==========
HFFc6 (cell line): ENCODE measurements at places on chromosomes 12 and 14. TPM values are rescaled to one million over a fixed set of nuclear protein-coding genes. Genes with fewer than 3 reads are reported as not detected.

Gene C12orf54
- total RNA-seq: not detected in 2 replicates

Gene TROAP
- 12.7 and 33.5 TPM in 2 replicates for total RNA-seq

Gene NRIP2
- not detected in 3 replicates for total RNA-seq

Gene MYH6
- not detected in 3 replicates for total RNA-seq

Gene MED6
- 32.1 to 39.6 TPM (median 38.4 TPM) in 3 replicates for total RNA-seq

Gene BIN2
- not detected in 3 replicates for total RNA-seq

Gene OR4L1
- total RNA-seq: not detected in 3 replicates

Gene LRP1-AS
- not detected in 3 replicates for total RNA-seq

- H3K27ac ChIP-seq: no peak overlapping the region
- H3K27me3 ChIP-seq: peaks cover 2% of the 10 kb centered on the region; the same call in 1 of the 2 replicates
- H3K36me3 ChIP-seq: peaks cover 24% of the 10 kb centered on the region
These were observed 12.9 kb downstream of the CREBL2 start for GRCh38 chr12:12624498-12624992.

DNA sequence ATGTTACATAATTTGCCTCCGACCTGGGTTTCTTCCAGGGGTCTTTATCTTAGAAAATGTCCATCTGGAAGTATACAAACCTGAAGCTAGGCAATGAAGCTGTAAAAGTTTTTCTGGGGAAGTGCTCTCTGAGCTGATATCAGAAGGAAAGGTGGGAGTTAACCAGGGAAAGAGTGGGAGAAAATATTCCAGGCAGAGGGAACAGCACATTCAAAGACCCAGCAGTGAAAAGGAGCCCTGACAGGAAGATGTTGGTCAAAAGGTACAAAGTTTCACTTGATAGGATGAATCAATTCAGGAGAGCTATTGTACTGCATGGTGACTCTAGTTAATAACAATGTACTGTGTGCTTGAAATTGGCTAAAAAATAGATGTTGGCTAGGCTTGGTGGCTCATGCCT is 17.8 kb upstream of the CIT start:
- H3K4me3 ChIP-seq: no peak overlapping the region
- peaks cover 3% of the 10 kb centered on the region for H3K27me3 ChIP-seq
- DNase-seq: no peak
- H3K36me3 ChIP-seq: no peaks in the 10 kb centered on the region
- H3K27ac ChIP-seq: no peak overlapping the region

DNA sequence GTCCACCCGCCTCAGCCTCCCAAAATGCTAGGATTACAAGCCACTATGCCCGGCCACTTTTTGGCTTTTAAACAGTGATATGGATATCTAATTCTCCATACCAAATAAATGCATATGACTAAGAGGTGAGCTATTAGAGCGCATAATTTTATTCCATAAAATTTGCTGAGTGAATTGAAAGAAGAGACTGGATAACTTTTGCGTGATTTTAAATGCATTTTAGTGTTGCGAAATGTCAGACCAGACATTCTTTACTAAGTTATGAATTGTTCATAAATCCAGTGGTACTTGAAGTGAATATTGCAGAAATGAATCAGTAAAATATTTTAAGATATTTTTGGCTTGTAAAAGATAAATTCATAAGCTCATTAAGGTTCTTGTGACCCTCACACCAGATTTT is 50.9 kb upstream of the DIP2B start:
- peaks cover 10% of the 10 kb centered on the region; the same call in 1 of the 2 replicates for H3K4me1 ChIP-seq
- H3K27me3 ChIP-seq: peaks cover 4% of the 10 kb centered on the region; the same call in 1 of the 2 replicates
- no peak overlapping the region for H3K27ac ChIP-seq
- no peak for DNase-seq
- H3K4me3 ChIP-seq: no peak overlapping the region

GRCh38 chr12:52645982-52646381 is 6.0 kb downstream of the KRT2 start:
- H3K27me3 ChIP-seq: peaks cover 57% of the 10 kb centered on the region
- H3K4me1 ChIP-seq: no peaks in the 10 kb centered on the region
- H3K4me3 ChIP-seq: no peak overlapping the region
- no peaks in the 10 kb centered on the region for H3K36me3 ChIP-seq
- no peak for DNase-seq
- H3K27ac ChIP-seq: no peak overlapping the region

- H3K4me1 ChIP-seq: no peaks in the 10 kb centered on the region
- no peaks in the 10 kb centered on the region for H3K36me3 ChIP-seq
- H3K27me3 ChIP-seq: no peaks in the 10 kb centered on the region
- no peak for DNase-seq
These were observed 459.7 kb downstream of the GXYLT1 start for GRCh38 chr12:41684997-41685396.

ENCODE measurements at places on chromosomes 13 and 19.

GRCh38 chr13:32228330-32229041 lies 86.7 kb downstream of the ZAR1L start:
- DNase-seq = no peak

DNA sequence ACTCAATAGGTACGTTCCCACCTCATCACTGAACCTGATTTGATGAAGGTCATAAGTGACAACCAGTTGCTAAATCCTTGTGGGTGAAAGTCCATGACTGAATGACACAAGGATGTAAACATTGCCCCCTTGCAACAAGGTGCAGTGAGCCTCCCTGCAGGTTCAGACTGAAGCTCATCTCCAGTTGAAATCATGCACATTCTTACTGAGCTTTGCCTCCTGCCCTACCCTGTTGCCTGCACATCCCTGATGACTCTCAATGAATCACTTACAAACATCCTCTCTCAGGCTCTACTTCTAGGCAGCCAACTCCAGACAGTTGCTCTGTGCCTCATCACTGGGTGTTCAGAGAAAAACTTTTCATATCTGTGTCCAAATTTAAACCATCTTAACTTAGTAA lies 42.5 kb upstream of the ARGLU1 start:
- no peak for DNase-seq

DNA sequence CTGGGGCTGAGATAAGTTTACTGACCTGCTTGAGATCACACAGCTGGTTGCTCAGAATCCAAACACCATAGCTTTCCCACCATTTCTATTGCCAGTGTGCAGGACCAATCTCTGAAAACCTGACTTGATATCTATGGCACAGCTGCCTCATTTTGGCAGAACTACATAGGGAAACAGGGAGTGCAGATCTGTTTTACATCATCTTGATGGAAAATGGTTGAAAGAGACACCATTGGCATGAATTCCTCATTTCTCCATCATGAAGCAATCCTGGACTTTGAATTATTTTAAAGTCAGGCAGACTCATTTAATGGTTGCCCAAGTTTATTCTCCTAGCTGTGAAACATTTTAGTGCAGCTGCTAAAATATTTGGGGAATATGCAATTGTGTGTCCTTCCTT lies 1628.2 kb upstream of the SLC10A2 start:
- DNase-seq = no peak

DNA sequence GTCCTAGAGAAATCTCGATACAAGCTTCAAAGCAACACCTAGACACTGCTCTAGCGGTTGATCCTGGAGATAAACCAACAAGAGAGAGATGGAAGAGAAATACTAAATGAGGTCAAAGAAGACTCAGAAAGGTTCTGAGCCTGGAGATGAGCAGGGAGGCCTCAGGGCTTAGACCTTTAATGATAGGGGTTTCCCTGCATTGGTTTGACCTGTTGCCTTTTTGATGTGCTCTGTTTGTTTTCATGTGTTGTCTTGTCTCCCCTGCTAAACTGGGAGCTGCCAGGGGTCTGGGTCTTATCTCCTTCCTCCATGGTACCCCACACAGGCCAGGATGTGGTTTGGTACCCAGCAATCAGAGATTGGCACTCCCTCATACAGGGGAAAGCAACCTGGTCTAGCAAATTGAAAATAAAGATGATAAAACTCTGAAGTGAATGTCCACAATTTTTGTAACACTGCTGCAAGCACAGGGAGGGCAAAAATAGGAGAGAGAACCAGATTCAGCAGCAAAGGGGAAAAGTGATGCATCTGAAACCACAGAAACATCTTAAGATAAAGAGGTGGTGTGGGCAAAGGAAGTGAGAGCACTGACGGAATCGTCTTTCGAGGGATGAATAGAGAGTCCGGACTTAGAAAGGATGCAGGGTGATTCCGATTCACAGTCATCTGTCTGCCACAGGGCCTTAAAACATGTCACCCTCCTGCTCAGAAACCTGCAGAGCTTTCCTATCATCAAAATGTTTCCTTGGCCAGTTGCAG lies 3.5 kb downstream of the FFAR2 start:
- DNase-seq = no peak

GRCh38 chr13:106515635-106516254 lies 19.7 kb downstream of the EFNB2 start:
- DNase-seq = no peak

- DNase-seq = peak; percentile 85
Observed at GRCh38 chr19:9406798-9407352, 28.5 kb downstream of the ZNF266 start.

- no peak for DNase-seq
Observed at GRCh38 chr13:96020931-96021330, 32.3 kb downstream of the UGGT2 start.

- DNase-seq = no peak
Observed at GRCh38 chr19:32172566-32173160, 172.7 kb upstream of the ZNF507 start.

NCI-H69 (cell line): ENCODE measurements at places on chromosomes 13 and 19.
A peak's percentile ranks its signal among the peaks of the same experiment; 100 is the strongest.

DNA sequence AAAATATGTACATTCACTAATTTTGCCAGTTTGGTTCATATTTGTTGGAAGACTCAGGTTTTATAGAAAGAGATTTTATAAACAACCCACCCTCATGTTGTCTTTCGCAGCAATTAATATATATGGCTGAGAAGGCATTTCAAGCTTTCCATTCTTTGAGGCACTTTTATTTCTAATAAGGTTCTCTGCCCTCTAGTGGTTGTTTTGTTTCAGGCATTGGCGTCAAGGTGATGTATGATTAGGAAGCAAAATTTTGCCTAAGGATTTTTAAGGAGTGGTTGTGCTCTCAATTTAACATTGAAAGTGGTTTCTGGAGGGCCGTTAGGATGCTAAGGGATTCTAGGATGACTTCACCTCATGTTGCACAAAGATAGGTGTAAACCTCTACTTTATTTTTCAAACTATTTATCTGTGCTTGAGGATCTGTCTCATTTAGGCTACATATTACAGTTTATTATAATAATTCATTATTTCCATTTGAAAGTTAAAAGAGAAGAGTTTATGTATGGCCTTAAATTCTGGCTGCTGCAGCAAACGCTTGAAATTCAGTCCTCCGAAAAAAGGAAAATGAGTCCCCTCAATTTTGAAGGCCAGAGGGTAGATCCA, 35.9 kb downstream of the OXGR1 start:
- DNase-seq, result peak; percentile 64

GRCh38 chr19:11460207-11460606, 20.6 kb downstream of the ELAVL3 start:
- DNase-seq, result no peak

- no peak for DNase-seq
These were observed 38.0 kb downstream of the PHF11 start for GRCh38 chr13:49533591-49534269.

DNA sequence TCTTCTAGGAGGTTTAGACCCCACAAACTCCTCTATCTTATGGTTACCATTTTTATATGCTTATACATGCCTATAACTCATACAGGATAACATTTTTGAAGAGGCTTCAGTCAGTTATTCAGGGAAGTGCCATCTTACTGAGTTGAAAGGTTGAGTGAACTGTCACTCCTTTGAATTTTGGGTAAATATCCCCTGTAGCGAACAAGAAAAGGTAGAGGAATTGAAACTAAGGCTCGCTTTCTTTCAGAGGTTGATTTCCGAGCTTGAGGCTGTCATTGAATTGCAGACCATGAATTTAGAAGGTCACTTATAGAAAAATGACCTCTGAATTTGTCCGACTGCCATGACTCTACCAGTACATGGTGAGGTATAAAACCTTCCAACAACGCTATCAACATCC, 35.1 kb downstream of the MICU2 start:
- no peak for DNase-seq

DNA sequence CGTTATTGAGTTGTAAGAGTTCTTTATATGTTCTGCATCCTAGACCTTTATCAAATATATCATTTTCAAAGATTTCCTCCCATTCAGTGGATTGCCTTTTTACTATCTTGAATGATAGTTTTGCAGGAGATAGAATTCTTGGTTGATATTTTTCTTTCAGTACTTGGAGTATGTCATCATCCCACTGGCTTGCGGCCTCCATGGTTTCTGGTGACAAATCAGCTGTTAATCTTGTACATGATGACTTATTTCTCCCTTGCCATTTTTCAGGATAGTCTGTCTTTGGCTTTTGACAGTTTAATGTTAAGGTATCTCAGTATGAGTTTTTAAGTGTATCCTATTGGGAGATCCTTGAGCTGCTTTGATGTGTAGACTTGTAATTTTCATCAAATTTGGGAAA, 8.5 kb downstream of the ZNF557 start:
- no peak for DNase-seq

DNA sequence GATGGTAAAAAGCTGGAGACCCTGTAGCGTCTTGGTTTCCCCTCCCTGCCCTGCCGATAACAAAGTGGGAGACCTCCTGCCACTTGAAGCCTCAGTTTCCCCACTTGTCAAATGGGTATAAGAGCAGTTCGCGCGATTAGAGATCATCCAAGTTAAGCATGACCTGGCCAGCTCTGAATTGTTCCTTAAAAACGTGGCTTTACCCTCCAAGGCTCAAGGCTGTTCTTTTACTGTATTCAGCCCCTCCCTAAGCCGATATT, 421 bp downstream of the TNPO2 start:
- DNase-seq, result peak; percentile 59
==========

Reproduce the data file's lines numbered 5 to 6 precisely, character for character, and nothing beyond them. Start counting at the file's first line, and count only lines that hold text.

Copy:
- 12.7 and 33.5 TPM in 2 replicates for total RNA-seq

Gene NRIP2